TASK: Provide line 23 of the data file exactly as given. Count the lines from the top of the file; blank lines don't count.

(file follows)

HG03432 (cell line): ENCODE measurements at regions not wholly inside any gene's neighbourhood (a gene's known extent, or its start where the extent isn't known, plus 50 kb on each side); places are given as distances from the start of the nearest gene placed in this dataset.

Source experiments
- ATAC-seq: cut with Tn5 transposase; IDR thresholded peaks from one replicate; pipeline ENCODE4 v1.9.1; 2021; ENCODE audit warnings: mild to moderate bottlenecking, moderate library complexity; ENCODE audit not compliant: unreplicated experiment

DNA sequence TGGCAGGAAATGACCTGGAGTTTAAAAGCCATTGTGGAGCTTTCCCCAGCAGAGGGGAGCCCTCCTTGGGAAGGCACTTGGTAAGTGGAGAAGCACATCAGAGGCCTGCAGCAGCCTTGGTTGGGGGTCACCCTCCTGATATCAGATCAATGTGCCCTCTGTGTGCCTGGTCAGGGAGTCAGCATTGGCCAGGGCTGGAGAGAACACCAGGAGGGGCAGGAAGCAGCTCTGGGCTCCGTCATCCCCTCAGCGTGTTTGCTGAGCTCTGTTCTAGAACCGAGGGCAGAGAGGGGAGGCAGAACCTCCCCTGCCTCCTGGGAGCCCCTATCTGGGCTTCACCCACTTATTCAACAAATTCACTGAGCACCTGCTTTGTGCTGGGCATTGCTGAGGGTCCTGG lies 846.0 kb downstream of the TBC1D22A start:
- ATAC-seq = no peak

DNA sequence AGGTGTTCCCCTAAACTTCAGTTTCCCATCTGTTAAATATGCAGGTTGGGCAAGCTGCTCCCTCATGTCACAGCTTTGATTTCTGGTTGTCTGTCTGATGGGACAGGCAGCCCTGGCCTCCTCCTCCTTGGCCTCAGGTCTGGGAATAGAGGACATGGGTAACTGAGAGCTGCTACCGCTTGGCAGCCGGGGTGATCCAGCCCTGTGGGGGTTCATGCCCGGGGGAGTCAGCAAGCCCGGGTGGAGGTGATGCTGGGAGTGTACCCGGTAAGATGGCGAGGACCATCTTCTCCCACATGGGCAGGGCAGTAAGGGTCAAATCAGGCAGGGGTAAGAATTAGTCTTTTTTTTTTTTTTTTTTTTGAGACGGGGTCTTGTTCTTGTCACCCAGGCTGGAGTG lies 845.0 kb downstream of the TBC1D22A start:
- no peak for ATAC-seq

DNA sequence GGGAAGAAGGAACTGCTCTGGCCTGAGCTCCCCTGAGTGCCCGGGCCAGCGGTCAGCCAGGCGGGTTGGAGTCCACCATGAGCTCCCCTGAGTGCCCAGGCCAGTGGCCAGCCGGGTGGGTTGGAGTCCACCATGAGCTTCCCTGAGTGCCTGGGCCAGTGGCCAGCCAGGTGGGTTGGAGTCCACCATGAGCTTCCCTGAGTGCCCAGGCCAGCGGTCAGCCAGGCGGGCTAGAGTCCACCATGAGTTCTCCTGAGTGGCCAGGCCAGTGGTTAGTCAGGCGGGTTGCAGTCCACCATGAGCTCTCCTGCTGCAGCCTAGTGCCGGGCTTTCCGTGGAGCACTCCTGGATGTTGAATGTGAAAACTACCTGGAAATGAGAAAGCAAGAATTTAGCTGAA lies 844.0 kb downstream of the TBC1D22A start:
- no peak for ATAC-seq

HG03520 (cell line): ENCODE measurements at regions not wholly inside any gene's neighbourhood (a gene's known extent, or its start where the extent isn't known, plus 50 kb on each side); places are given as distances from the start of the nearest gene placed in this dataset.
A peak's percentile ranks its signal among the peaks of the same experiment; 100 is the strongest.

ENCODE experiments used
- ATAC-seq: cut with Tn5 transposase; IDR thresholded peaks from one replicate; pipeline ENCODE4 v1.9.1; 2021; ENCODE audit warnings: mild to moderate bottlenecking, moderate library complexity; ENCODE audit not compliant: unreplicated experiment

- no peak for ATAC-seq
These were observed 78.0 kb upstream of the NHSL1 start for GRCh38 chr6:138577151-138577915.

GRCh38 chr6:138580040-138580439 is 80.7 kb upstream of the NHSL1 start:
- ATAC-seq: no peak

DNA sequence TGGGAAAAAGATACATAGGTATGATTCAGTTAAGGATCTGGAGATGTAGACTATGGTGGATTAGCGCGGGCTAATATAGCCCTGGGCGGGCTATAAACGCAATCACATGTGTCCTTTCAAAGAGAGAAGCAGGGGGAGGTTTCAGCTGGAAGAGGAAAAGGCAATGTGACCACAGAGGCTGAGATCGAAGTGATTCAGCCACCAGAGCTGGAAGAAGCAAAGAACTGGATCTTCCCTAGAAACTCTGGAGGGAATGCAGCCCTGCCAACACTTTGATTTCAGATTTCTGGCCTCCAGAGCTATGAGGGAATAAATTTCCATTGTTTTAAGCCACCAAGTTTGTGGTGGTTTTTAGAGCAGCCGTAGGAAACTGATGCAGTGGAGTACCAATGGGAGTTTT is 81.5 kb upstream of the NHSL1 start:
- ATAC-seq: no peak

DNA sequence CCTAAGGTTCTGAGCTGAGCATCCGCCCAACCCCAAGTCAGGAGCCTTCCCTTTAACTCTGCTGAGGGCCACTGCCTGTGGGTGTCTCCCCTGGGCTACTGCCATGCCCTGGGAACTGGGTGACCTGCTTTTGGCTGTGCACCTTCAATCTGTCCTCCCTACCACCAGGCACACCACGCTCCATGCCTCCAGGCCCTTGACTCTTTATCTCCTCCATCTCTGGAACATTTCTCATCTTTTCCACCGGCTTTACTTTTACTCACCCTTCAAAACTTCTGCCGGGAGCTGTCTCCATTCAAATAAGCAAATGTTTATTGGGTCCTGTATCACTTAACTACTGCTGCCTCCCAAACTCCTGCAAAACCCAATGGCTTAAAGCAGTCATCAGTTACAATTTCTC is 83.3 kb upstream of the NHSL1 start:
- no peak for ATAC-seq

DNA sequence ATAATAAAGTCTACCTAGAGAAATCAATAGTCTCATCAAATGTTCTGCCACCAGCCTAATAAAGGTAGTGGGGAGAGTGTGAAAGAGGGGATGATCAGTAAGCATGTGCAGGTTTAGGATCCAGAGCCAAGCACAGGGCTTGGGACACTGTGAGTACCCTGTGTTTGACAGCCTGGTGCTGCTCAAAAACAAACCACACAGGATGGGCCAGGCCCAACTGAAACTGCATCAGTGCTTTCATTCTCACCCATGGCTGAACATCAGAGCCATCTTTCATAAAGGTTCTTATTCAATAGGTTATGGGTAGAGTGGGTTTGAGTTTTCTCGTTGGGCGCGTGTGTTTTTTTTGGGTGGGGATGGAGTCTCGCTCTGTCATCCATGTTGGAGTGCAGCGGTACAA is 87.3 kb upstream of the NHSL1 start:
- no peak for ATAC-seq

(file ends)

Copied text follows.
- no peak for ATAC-seq